And that is not the only detail that distinguishes the show from other recent outputs on TV and in theatres because…
#3 …it’s a show that does referencing and homaging right.
The pop culture of this decade is made up of at least 50% references and homages and we reached a point where it really gets annoying. Back in the 90s when this postmodern approach was still comparatively fresh, there was a lot of fun to be had, thanks to young directors like Tarantino and Rodriguez, masters of referencing, deconstructing and reassembling source material in original ways. Nowadays though, in the age of reinventing and revitalizing old movie franchises, referencing has degenerated into a storytelling crutch and a cheap way of buying some fan cred for studio hacks.
Apparently we are supposed to react like a Pavlovian dog to the sound of an actor or actress du jour spewing the same overused one-liner for the 5th time in the reboot of a classic or be overjoyed by every lousy plot or visual reference the film makers throw us as a bone. But neither is it very witty or original to have Arnie say “Yippie Ki Yay” and Bruce Willis “I’ll be back” (hint: it is actually kind of sad), nor does showing off the knowledge of basic trivia, like knowing what the expression “red shirt” means for example, signify a deeper understanding of the essence of Star Trek as it has been painfully proven.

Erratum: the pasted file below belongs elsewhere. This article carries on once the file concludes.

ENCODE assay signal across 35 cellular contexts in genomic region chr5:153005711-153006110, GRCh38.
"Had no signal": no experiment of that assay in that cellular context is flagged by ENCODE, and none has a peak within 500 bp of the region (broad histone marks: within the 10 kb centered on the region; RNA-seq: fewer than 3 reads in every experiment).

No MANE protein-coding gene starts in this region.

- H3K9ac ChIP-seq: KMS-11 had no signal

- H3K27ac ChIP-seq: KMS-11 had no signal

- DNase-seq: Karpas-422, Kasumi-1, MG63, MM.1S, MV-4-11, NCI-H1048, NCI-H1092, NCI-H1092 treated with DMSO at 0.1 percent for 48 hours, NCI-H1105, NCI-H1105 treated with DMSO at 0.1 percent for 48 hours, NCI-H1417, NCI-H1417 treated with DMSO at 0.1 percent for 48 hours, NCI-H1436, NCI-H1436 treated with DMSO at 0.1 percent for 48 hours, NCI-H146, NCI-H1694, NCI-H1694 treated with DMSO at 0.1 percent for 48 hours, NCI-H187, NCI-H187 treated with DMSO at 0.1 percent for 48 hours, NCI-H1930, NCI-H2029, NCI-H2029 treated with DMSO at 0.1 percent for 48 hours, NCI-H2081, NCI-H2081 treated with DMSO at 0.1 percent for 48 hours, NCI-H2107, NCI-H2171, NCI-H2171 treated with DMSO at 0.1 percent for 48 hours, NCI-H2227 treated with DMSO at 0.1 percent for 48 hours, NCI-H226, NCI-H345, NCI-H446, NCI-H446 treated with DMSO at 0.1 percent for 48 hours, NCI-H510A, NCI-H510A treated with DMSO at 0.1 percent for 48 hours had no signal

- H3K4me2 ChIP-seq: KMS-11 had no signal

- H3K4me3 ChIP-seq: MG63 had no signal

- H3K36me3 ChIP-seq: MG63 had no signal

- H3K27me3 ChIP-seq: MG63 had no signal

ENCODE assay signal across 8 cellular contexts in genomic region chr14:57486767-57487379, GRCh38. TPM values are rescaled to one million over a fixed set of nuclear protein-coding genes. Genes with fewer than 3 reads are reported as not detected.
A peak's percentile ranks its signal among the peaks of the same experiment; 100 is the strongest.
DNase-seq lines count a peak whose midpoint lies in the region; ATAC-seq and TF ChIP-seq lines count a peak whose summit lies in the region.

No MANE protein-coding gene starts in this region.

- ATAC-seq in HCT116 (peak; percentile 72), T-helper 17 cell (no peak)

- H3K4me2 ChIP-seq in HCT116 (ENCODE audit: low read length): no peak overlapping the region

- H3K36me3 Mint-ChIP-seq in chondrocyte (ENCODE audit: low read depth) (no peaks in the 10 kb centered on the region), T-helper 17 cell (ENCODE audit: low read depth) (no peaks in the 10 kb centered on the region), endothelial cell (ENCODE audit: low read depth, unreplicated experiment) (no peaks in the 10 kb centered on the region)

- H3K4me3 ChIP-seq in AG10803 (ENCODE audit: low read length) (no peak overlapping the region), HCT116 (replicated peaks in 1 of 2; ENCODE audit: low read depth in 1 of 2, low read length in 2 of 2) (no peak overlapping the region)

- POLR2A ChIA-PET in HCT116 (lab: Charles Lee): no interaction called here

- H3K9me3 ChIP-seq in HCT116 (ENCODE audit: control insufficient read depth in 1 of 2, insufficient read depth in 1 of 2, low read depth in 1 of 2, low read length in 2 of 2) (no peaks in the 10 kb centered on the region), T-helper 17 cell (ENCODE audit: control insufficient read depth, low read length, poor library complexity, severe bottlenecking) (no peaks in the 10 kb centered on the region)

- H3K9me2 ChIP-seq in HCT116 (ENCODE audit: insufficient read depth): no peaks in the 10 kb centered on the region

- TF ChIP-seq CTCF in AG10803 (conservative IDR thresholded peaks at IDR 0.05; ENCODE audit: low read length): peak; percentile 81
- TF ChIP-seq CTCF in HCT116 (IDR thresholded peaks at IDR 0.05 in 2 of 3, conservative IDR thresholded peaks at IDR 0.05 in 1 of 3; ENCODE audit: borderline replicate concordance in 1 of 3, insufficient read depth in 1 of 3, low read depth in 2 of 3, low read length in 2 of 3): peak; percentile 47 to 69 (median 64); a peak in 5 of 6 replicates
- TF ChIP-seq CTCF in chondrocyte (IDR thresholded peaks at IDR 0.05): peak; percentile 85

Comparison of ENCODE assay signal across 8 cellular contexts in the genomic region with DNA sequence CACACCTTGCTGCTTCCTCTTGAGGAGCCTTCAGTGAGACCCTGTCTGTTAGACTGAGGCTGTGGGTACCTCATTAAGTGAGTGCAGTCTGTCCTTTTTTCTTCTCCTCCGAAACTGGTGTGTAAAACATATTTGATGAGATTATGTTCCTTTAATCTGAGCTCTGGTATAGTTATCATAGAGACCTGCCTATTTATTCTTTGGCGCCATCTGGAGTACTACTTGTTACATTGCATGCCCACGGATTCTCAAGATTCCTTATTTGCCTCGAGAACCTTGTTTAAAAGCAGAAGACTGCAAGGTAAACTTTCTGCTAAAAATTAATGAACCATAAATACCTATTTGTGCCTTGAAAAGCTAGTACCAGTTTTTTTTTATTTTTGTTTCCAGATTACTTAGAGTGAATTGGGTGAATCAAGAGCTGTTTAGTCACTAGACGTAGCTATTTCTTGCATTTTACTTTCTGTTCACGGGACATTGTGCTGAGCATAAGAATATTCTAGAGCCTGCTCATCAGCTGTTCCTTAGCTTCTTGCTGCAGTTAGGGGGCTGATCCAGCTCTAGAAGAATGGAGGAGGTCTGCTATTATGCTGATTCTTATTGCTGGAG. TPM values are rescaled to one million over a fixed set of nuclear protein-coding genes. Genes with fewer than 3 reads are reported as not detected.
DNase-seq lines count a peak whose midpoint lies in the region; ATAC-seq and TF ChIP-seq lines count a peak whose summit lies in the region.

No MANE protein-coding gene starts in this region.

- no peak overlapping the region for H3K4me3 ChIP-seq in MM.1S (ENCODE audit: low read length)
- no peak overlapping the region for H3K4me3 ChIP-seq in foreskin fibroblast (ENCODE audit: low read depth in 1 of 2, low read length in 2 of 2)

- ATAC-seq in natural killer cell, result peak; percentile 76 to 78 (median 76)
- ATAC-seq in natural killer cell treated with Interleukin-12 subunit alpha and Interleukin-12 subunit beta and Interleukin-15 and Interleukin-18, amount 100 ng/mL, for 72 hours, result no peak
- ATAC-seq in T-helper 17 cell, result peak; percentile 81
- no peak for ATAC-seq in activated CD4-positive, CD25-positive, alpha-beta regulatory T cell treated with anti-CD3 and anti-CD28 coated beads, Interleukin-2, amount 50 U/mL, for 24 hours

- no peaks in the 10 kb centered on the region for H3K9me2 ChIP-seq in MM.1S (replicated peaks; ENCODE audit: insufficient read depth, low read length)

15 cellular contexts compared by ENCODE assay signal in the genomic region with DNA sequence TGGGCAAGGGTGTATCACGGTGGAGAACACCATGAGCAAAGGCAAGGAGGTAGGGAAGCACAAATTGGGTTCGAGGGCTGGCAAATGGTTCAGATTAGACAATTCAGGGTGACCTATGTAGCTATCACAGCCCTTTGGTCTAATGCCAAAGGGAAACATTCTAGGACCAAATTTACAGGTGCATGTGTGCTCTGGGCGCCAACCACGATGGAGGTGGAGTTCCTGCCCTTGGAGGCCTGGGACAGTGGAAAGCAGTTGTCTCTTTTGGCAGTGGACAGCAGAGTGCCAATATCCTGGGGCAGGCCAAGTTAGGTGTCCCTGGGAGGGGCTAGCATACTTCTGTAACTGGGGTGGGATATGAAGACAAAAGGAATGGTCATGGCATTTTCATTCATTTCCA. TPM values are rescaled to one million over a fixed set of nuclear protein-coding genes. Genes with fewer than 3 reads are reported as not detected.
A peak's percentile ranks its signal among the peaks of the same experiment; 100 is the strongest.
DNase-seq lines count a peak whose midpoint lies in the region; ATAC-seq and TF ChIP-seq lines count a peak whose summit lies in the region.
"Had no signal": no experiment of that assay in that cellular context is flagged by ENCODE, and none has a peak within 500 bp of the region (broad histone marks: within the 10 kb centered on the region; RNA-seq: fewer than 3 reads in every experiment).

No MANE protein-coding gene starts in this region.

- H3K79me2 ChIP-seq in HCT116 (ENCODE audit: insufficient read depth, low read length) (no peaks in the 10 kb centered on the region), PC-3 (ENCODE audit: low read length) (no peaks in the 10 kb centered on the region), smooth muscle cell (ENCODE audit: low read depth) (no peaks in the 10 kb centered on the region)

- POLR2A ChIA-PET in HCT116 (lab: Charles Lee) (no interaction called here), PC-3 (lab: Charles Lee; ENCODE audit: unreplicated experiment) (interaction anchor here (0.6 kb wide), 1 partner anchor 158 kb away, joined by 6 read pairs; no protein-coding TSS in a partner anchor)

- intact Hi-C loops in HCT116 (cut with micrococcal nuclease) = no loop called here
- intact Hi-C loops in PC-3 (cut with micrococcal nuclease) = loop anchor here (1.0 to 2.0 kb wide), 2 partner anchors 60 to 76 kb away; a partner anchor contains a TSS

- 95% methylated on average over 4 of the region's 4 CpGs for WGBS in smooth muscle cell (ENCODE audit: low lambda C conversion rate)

Sadly, many people seem to enjoy that kind of cynical pandering and see it as a service to the fans, while it is truly just a lazy device to trigger memories of better films to make us forget the garbage that is poured over the screen in that very moment. It also serves as window dressing fake respect for the source material, even if it’s anything but that. But if you want to drink the Kool Aid it’s fine with me, just finish it and leave no drop, because I want none of that, thank you. I don’t need to accelerate the process of pop-culture eating itself.
Considering this, it is even more surprising how inspired the homages to the source material in Hannibal turned out to be. Well, here I am pushing the boundaries of my capabilities as an amateur reviewer a little, because I cannot really put my finger on why it works so well and that’s why I have to speculate.
Admittedly a lot of it has probably to do with the Hannibal Lecter saga being, despite its popularity, a little less overexposed in pop culture than a franchise like, let’s say Ghostbusters, so certain elements from the book might still come over as fresh. Apart from that, a good part of the appeal may stem from the fact that many of the references are just used in a different context, but in a very organic and unforced fashion. They are integrated in the storyline in a meaningful way and don’t stand out as alien elements or gimmicky moments.
It seems that Hannibal pulled off the impossible and made references and homages exciting again. And that’s not all, as the show accomplished another minor miracle because it is…
#4 …”Intelligent Escapism for Adults”